Jindal has skilfully told the story from different viewpoints and weaved it together, in a very detailed tapestry. The first half is somewhat slow, but all the effort of the scene setting and detailing, helps the reader, to understand the raison d’etre of the characters, in the second half the pace is more eventful. The last few chapters stand out, being very powerfully written.
You know these theme park rides? Where you start off in a boat on a still calm river and as you go along, there are signs that all is not what it seems to be, but you ignore the signs, since you are instead enjoying the scenery, the view, and then all of a sudden, everything changes, and there you are falling a hundred feet down! You scream in horror, and then back you are in still waters, thinking of the ride, and realising it was so reminiscent of life itself.
And that is how I felt, after completing the Manual for a Decent Life! I don’t want to say more and give away the story, so read it for yourself!

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272 reviews4 followers
November 2, 2020
I confess to knowing nothing about life or politics in Indian in the late 1990s, but that made the whole reading experience of ‘Manual for a decent life’ by Kavita A. Jindal all the more intriguing and sweeter. Within pages I cared about Waheeda, her aspirations and dreams, and was quickly immersed in her world. Social constraints have Waheeda trapped in a marriage where her husband no longer wants her in his life, yet they have a daughter, precious to both of them, and cannot separate formally. Pushed into a new political role where she finds herself a candidate in the local elections, Waheeda finds her private life on display at all times and governed by the strict rules of her society and culture. Amidst this scrutiny she risks everything by falling for Monish, a younger Hindu man from a wealthy and influential family, and has to hide their passionate relationship with constant lies and secrecy. We see how complex and dangerous political canvassing is for a female candidate, yet Waheeda bravely embraces the challenge and uses her influence to improve the lives for school-age girls. The final outcome is tragic and heartbreaking as Waheeda’s family is once again ripped apart by violence.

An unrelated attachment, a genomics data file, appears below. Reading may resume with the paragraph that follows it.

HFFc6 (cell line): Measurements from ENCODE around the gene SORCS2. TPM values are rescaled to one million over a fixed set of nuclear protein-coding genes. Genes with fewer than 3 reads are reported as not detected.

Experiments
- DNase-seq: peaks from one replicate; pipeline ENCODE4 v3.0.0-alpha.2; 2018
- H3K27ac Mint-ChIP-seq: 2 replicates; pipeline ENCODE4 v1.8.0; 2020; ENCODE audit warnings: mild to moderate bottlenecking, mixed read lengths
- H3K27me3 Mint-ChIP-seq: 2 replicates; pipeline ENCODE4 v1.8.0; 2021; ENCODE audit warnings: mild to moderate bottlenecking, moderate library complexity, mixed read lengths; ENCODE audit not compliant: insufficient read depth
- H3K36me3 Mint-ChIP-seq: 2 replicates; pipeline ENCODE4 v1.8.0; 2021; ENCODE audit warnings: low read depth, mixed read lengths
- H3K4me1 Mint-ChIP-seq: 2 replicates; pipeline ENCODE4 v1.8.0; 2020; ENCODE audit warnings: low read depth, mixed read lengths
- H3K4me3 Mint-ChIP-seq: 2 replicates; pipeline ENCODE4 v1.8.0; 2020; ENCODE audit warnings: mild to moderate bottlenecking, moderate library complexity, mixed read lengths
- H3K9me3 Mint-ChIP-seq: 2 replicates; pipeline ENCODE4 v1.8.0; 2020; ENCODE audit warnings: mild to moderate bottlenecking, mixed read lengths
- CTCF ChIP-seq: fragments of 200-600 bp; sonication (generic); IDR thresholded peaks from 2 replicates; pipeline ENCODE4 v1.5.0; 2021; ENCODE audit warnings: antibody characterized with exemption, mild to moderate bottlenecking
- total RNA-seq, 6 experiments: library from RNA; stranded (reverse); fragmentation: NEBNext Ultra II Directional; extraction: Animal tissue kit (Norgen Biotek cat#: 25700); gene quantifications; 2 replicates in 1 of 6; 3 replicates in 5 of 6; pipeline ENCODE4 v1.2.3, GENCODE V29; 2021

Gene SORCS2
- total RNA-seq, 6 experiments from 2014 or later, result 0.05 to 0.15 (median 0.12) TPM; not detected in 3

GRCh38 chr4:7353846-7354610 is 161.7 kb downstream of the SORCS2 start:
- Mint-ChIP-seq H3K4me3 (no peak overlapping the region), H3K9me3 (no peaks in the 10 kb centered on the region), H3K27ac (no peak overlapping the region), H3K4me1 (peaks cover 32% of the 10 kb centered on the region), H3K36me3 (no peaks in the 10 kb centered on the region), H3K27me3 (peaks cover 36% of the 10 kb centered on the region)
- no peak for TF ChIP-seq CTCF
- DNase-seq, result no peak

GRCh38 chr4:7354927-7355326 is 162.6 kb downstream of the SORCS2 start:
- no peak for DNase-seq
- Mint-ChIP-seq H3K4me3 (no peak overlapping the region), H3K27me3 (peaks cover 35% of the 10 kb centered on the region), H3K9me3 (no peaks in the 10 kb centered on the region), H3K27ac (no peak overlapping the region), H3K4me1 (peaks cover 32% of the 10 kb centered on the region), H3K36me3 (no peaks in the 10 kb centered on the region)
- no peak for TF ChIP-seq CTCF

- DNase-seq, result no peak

I enjoyed the rich details of Waheeda’s world in this novel and found it an absorbing story of two people who really should be together but because of social, family and religious rules have to deceive everyone around them for any chance of love. What surprised me was how both men and women are constrained by rigid social rules, neither can find true freedom to simply be themselves or follow their dreams. Lyrical prose and great characters kept me hooked to the end.
8 reviews5 followers
September 20, 2020
A book that examines the life, ambitions, longings and regrets of Waheeda, a woman living in in a fictional district in Indian state of Uttar Pradesh in the 1990s, and how she is compelled by her circumstances to become a politician. It is a fascinating love story set in the political turmoils of that time, an account of how the people adapt themselves to these shifts of power and values, as it raises important questions about the independence of women and the choices that they make in that society.
Displaying 1 - 4 of 4 reviews